Water Monitoring

March 17, 2016--The water data drought (New York Times)

As a nation, we have become disciples of data. We interview 60,000 families a month to determine the unemployment rate, we monitor how much energy we use every seven days, Amazon ranks sales of every book it sells every hour. Then there is water. Water may be the most important item in our lives, our economy and our landscape about which we know the least.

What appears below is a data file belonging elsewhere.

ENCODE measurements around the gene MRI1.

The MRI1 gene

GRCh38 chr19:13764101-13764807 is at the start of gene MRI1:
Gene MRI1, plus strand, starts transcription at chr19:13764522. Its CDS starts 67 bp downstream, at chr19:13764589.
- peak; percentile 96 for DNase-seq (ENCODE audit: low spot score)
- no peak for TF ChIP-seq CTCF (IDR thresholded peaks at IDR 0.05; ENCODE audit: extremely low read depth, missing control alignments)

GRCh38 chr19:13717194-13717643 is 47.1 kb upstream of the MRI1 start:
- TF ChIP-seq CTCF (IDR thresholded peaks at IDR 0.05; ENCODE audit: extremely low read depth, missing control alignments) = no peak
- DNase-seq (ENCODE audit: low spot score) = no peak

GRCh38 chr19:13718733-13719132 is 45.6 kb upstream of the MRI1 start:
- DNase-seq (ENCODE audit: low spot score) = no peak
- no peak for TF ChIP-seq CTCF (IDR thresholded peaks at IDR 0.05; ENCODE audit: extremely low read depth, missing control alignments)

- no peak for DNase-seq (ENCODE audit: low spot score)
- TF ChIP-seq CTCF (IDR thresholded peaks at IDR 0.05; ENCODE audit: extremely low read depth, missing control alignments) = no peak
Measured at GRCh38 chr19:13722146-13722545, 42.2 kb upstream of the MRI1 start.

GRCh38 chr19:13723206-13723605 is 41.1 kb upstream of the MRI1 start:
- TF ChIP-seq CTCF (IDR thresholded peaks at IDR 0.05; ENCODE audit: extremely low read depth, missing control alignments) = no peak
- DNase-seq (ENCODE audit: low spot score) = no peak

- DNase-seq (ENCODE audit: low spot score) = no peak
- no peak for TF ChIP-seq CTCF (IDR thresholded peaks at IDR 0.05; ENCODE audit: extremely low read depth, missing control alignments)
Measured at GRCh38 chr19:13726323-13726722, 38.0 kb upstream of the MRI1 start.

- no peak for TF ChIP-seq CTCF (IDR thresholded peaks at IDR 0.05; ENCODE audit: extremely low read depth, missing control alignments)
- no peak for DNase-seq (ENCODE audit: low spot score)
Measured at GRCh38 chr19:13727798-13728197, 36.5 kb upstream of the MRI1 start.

July 29, 2014--Controlling water quality in the age of pollution and natural disasters (Phys.org)

Two years ago, Hurricane Sandy damaged more than 100 drinking water supply facilities and sewage treatment plants, leaving the state of New York, with an unexpected $2 billion bill to repair them. On the other side of the globe, drinking water even kilometres from the Fukushima power plant in Japan still is, today, a life gamble.


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